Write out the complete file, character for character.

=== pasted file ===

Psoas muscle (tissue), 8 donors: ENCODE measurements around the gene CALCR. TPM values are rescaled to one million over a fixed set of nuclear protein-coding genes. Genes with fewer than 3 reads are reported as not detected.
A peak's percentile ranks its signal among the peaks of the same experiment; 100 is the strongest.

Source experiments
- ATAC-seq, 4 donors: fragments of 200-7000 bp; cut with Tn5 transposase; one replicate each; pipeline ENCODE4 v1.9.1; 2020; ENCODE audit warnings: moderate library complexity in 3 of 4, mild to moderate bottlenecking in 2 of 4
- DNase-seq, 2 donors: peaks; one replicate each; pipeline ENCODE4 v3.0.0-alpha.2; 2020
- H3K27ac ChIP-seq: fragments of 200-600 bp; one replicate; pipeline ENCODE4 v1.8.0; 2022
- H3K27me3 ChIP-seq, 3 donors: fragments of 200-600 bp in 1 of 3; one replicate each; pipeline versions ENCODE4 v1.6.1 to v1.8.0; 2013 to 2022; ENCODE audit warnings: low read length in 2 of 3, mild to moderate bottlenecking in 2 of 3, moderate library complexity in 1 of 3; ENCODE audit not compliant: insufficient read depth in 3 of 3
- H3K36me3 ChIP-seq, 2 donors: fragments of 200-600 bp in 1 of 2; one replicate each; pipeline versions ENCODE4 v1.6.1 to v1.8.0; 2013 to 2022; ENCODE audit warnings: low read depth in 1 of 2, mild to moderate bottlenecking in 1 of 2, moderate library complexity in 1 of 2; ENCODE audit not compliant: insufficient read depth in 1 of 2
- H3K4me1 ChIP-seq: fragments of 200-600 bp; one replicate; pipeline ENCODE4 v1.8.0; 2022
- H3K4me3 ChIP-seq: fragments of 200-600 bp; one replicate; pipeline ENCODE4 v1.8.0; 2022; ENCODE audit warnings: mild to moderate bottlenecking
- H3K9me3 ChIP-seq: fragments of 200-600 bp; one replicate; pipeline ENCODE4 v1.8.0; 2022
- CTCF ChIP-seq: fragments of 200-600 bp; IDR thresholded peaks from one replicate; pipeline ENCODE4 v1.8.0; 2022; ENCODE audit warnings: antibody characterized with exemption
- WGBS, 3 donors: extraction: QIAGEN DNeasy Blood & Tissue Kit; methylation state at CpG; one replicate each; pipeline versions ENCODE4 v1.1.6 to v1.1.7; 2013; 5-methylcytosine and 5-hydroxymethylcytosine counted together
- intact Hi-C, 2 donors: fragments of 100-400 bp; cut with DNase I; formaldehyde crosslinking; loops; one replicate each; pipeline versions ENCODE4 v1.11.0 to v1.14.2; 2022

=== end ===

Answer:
Psoas muscle (tissue), 8 donors: ENCODE measurements around the gene CALCR. TPM values are rescaled to one million over a fixed set of nuclear protein-coding genes. Genes with fewer than 3 reads are reported as not detected.
A peak's percentile ranks its signal among the peaks of the same experiment; 100 is the strongest.

Source experiments
- ATAC-seq, 4 donors: fragments of 200-7000 bp; cut with Tn5 transposase; one replicate each; pipeline ENCODE4 v1.9.1; 2020; ENCODE audit warnings: moderate library complexity in 3 of 4, mild to moderate bottlenecking in 2 of 4
- DNase-seq, 2 donors: peaks; one replicate each; pipeline ENCODE4 v3.0.0-alpha.2; 2020
- H3K27ac ChIP-seq: fragments of 200-600 bp; one replicate; pipeline ENCODE4 v1.8.0; 2022
- H3K27me3 ChIP-seq, 3 donors: fragments of 200-600 bp in 1 of 3; one replicate each; pipeline versions ENCODE4 v1.6.1 to v1.8.0; 2013 to 2022; ENCODE audit warnings: low read length in 2 of 3, mild to moderate bottlenecking in 2 of 3, moderate library complexity in 1 of 3; ENCODE audit not compliant: insufficient read depth in 3 of 3
- H3K36me3 ChIP-seq, 2 donors: fragments of 200-600 bp in 1 of 2; one replicate each; pipeline versions ENCODE4 v1.6.1 to v1.8.0; 2013 to 2022; ENCODE audit warnings: low read depth in 1 of 2, mild to moderate bottlenecking in 1 of 2, moderate library complexity in 1 of 2; ENCODE audit not compliant: insufficient read depth in 1 of 2
- H3K4me1 ChIP-seq: fragments of 200-600 bp; one replicate; pipeline ENCODE4 v1.8.0; 2022
- H3K4me3 ChIP-seq: fragments of 200-600 bp; one replicate; pipeline ENCODE4 v1.8.0; 2022; ENCODE audit warnings: mild to moderate bottlenecking
- H3K9me3 ChIP-seq: fragments of 200-600 bp; one replicate; pipeline ENCODE4 v1.8.0; 2022
- CTCF ChIP-seq: fragments of 200-600 bp; IDR thresholded peaks from one replicate; pipeline ENCODE4 v1.8.0; 2022; ENCODE audit warnings: antibody characterized with exemption
- WGBS, 3 donors: extraction: QIAGEN DNeasy Blood & Tissue Kit; methylation state at CpG; one replicate each; pipeline versions ENCODE4 v1.1.6 to v1.1.7; 2013; 5-methylcytosine and 5-hydroxymethylcytosine counted together
- intact Hi-C, 2 donors: fragments of 100-400 bp; cut with DNase I; formaldehyde crosslinking; loops; one replicate each; pipeline versions ENCODE4 v1.11.0 to v1.14.2; 2022